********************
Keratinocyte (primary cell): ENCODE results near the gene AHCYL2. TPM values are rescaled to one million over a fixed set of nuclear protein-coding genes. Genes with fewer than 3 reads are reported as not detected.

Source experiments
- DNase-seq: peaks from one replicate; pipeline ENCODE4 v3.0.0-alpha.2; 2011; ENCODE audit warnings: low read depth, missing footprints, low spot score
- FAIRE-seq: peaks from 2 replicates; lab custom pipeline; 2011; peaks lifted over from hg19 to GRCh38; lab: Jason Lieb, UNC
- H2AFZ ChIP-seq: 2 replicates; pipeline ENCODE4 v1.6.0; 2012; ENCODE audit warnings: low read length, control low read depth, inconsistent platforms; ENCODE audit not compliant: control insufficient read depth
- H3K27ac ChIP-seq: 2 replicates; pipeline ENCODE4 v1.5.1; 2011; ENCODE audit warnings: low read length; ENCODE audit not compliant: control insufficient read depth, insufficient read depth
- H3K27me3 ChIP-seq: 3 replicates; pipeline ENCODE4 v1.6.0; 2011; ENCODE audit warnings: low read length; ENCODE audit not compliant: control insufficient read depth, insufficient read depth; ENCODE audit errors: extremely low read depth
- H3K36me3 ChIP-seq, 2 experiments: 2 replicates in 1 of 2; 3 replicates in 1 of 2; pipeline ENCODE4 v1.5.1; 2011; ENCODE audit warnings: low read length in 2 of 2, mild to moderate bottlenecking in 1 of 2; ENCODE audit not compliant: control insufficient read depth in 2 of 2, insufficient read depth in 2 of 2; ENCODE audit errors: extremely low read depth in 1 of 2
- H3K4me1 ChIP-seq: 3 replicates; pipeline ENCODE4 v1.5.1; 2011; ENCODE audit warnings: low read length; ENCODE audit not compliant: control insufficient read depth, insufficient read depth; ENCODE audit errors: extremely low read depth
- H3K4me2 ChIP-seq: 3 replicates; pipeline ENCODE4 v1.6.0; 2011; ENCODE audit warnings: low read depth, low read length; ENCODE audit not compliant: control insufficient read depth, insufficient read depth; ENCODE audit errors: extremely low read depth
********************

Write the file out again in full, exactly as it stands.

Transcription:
Keratinocyte (primary cell): ENCODE results near the gene AHCYL2. TPM values are rescaled to one million over a fixed set of nuclear protein-coding genes. Genes with fewer than 3 reads are reported as not detected.

Source experiments
- DNase-seq: peaks from one replicate; pipeline ENCODE4 v3.0.0-alpha.2; 2011; ENCODE audit warnings: low read depth, missing footprints, low spot score
- FAIRE-seq: peaks from 2 replicates; lab custom pipeline; 2011; peaks lifted over from hg19 to GRCh38; lab: Jason Lieb, UNC
- H2AFZ ChIP-seq: 2 replicates; pipeline ENCODE4 v1.6.0; 2012; ENCODE audit warnings: low read length, control low read depth, inconsistent platforms; ENCODE audit not compliant: control insufficient read depth
- H3K27ac ChIP-seq: 2 replicates; pipeline ENCODE4 v1.5.1; 2011; ENCODE audit warnings: low read length; ENCODE audit not compliant: control insufficient read depth, insufficient read depth
- H3K27me3 ChIP-seq: 3 replicates; pipeline ENCODE4 v1.6.0; 2011; ENCODE audit warnings: low read length; ENCODE audit not compliant: control insufficient read depth, insufficient read depth; ENCODE audit errors: extremely low read depth
- H3K36me3 ChIP-seq, 2 experiments: 2 replicates in 1 of 2; 3 replicates in 1 of 2; pipeline ENCODE4 v1.5.1; 2011; ENCODE audit warnings: low read length in 2 of 2, mild to moderate bottlenecking in 1 of 2; ENCODE audit not compliant: control insufficient read depth in 2 of 2, insufficient read depth in 2 of 2; ENCODE audit errors: extremely low read depth in 1 of 2
- H3K4me1 ChIP-seq: 3 replicates; pipeline ENCODE4 v1.5.1; 2011; ENCODE audit warnings: low read length; ENCODE audit not compliant: control insufficient read depth, insufficient read depth; ENCODE audit errors: extremely low read depth
- H3K4me2 ChIP-seq: 3 replicates; pipeline ENCODE4 v1.6.0; 2011; ENCODE audit warnings: low read depth, low read length; ENCODE audit not compliant: control insufficient read depth, insufficient read depth; ENCODE audit errors: extremely low read depth